|Publication number||US6691875 B1|
|Application number||US 10/078,689|
|Publication date||Feb 17, 2004|
|Filing date||Feb 19, 2002|
|Priority date||Feb 19, 2002|
|Publication number||078689, 10078689, US 6691875 B1, US 6691875B1, US-B1-6691875, US6691875 B1, US6691875B1|
|Inventors||Carl Jonas Peter Schönning|
|Original Assignee||Ployhistor International, Inc.|
|Export Citation||BiBTeX, EndNote, RefMan|
|Patent Citations (24), Referenced by (8), Classifications (9), Legal Events (6)|
|External Links: USPTO, USPTO Assignment, Espacenet|
Compact disks (CDs) have become more and more popular in recent years for the storage of music and software. Often music listeners purchase many CDs for their collections which can number up to a dozen or more CDs. These CDs are generally are sold in individual rectangular cases, which are larger than the CDs themselves. Stacking rectangular cases can create loose piles that easily do not stay together.
Devices have been proposed over the years for storing rectangular CD cases. See for example, U.S. Pat. Nos. 5,344,028 to Angele; 5,423,434 to Chen; 5,439,119 to Chow.
However, the Angel, Chen and Chow devices will only work if you have uniform rectangular cases for the CDs. A loose CD cannot be used with this device. Furthermore, the stacking clips have a closed loop mounting ring which can cause difficulty if a clip has to be removed from within a stack of clips (for example, a broken clip that needs to be replaced). Thus, removing a clip in the middle of a stack of clips would require the user have to physically remove all the clips above in order to reach the clip to be removed. Furthermore, the space needed for storing the actual CD cases would be larger than the actual CDs themselves, requiring extra storage for just storing the cases.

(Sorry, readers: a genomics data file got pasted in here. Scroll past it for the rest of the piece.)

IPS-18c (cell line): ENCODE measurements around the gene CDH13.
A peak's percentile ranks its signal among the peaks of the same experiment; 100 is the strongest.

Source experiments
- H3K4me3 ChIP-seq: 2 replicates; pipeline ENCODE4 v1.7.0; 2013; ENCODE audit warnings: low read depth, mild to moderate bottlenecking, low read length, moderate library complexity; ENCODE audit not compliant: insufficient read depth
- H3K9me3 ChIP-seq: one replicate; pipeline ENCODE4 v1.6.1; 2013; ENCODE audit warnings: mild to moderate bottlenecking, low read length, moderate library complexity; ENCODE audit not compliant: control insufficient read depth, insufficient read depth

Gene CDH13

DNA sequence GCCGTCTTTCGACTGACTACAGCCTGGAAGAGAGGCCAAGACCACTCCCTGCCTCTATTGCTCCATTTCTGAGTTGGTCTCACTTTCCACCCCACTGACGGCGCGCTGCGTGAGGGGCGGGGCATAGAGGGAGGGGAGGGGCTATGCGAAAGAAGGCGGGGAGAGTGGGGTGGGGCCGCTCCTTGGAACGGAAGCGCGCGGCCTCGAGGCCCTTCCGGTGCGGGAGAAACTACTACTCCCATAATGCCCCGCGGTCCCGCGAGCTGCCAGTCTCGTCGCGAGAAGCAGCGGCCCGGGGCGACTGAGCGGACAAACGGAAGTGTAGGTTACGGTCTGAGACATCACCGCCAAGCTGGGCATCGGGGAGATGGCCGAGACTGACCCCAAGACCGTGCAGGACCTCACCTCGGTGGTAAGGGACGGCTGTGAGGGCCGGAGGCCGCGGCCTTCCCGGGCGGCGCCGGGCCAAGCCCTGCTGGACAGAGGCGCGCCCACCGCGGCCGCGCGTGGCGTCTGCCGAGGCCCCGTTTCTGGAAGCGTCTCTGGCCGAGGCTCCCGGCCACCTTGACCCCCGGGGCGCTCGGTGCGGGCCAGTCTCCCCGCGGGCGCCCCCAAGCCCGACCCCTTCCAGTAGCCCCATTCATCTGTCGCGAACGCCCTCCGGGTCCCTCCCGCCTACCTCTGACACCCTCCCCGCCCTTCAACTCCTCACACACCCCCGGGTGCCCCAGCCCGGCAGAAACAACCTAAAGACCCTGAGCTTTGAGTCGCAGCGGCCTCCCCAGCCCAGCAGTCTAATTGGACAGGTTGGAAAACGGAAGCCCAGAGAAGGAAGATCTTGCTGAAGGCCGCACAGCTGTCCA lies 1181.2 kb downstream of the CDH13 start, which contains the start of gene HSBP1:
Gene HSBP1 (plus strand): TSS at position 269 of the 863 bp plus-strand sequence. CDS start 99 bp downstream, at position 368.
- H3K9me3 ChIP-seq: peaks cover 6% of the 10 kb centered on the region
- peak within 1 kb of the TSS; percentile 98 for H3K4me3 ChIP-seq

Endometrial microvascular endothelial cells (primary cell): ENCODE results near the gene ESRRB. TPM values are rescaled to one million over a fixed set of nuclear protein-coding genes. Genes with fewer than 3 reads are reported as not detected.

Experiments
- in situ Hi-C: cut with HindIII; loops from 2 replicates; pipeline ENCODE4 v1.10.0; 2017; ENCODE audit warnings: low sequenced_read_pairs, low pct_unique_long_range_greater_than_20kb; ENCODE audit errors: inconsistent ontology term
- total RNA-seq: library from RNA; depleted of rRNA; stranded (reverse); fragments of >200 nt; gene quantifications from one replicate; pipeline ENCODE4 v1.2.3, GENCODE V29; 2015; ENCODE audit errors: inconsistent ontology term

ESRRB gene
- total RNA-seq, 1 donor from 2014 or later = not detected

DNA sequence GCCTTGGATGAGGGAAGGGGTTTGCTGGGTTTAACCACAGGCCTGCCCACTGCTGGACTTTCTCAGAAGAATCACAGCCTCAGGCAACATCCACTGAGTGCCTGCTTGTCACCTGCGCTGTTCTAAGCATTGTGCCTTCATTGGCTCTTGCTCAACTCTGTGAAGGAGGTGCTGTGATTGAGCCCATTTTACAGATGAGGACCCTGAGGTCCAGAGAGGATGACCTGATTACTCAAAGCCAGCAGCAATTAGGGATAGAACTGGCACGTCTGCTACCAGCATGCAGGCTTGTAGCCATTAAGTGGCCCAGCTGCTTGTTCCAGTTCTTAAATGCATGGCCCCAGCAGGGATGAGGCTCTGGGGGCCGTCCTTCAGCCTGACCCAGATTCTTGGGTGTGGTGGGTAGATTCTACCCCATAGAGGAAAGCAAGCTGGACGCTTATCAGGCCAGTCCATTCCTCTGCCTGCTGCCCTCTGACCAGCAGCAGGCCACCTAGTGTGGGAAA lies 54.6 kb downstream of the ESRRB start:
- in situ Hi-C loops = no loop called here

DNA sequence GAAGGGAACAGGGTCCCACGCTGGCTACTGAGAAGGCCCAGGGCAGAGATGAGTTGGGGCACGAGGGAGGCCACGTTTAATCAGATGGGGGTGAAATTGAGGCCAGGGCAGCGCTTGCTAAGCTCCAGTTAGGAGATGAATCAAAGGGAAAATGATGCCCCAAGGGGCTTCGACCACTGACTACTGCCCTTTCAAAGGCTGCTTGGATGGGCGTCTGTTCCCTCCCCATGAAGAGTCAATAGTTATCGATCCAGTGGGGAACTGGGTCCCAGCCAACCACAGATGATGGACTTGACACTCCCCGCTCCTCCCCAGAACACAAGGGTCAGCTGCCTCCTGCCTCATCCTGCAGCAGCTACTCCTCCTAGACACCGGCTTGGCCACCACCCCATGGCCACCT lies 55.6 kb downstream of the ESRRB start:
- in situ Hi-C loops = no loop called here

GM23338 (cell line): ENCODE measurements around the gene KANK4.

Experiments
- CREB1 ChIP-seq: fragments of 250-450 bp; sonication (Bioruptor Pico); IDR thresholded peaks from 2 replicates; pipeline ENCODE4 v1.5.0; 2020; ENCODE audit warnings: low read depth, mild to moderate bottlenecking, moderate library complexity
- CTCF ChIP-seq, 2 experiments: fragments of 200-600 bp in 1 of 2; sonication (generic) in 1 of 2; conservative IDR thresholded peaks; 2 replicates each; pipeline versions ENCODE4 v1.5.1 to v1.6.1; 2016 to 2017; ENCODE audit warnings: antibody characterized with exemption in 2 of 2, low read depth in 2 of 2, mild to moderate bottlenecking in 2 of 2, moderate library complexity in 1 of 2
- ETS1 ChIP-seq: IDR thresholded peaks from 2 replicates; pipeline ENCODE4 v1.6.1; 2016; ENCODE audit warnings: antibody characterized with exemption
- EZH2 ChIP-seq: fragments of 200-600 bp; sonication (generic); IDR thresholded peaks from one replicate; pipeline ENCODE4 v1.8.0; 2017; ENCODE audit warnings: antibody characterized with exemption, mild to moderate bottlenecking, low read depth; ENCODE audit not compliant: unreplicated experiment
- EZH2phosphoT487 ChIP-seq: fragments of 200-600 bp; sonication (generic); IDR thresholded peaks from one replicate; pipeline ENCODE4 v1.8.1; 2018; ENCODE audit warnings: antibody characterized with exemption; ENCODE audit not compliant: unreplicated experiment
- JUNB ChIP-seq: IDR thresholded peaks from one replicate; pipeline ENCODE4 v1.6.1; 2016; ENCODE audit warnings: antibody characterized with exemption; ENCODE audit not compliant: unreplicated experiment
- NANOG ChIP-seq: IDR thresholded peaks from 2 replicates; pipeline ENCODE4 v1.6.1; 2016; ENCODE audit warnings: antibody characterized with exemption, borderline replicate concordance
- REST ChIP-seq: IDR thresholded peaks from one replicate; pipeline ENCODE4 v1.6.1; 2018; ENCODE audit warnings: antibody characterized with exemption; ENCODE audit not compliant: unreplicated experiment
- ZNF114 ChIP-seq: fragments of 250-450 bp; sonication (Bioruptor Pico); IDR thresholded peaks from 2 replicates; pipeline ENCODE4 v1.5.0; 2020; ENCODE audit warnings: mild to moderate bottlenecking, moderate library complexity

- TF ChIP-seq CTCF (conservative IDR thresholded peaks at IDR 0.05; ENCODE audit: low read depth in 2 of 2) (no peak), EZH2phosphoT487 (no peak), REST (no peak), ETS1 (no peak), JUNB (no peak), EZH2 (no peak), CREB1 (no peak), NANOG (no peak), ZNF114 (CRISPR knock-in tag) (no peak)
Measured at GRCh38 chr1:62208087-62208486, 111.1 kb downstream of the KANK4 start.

U.S. Pat. No. 5,931,315 to Lorentz et al. describes a “modular storage and display device”, title, that also requires using the actual CD cases to be used for storage. In addition to requiring extra space for storing the CD cases which are larger than the CDs themselves, there are other drawbacks to this device. Lorentz requires that all their connecting members require a “system for gripping an edge portion of the container itself”, abstract, where these protruding edge gripping members can potentially break off over time. Still furthermore, the protruding edge gripping members would be disadvantageous if used to grip about CDs